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Newton's Law of Universal GravitationIsaac Newton compared the acceleration of the moon to theacceleration of objects onearth. Believing that gravitational forces were responsible for each,Newton was able todraw an important conclusion about the dependence of gravity upon distance. Thiscomparison led him to conclude that the force of gravitationalattraction between theEarth and other objects is inversely proportional to the distanceseparating the earth'scenter from the object's center. But distance is not the only variable effecting themagnitude of a gravitational force. In accord with Newton'sfamous equationFnet= m*aNewton knew that the force which caused the apple's acceleration(gravity) must bedependent upon the mass of the apple. And since the force acting to cause the apple'sdownward acceleration also causes the earth's upward acceleration(Newton's third law),that force must also depend upon the mass of the earth. So forNewton, the force ofgravity acting between the earth and any other object is directly proportional to the massof the earth, directly proportional to the mass of the object, andinversely proportional tothe square of the distance which separates the centers of the earthand the object.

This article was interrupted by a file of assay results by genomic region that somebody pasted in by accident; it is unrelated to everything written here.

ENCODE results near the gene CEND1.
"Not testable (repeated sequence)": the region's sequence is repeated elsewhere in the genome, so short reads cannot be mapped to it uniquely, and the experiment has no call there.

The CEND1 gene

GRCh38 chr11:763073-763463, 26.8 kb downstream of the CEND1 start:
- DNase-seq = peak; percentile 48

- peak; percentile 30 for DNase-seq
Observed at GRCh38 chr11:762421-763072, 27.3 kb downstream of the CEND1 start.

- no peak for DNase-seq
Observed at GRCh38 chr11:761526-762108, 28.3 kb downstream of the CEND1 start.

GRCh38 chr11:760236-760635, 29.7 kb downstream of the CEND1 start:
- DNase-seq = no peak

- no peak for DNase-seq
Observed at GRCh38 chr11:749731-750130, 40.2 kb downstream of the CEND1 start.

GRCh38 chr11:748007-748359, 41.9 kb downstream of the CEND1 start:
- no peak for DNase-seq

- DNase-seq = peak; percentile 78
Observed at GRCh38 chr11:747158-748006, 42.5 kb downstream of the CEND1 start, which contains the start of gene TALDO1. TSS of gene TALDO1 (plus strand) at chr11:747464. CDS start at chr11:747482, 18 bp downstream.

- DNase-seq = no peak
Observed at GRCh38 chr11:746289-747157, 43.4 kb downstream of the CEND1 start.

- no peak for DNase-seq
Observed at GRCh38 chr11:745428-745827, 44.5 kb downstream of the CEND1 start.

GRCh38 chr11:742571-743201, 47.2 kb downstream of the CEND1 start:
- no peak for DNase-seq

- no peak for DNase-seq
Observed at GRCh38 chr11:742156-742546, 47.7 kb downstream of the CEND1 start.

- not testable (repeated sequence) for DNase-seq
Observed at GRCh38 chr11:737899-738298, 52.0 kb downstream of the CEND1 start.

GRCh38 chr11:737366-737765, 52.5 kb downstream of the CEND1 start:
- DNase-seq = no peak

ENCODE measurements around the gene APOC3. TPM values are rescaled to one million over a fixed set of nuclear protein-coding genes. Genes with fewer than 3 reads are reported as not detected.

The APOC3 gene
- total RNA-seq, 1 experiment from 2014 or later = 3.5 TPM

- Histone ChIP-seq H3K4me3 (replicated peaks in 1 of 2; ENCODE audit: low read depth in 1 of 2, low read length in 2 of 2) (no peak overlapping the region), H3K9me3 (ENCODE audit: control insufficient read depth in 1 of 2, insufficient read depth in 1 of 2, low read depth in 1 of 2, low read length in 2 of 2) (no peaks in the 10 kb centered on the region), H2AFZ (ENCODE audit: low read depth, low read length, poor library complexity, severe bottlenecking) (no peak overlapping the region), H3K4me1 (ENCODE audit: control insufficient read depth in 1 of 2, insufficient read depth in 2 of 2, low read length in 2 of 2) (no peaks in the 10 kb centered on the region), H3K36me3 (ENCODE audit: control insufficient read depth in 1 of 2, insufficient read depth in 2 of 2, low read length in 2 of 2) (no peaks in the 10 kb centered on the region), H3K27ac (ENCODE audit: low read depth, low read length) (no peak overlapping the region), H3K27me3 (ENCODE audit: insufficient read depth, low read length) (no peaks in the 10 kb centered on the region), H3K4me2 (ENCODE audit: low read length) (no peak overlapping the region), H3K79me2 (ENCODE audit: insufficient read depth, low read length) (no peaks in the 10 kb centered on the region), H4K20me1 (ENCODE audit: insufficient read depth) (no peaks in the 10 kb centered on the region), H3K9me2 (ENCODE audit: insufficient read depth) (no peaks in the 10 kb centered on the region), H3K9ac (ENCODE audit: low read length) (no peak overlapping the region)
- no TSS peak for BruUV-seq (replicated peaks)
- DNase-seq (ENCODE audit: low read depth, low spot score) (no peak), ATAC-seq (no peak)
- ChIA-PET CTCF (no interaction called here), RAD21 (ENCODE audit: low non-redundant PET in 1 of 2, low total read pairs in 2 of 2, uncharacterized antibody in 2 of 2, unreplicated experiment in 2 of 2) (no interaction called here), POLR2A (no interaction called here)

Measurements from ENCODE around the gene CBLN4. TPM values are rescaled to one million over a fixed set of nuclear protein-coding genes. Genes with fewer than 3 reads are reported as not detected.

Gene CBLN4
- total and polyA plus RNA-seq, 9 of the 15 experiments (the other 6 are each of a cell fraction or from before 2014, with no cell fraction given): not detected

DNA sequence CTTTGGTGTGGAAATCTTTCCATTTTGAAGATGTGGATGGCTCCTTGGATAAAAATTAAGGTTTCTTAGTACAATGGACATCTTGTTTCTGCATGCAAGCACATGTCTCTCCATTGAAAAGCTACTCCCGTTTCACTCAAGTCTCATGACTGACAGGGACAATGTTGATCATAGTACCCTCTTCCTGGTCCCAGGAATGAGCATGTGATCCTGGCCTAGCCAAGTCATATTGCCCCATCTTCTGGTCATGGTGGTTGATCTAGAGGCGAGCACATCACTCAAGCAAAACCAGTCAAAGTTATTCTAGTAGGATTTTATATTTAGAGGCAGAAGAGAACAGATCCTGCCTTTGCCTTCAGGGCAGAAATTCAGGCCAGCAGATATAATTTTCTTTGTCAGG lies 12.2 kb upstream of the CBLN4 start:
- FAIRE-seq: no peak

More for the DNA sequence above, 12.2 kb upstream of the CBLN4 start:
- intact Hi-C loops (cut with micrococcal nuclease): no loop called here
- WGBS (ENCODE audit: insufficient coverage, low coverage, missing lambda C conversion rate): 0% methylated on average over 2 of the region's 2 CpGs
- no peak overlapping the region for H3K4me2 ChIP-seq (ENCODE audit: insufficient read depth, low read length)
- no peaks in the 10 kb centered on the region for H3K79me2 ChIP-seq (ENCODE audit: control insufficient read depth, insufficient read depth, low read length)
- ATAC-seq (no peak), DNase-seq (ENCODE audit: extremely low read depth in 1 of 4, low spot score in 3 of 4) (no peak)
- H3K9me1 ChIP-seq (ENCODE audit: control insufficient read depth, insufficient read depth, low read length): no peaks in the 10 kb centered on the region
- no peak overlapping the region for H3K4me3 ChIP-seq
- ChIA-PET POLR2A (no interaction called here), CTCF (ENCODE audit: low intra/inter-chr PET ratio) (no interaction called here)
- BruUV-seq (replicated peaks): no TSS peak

But Newton's law of universal gravitation extends gravity beyond earth. Newton's law ofuniversal gravitation is about theuniversalityof gravity. Newton's place in theGravityHall of Fameis not due to his discovery of gravity, but rather due to hisdiscovery thatgravitation is universal.ALLobjects attract each other with a force of gravitationalattraction. This force of gravitational attraction is directlydependent upon the masses ofboth objects and inversely proportional to the square of thedistance which separates theircenters. Newton's conclusion about the magnitude of gravitationalforces is summarizedsymbolically as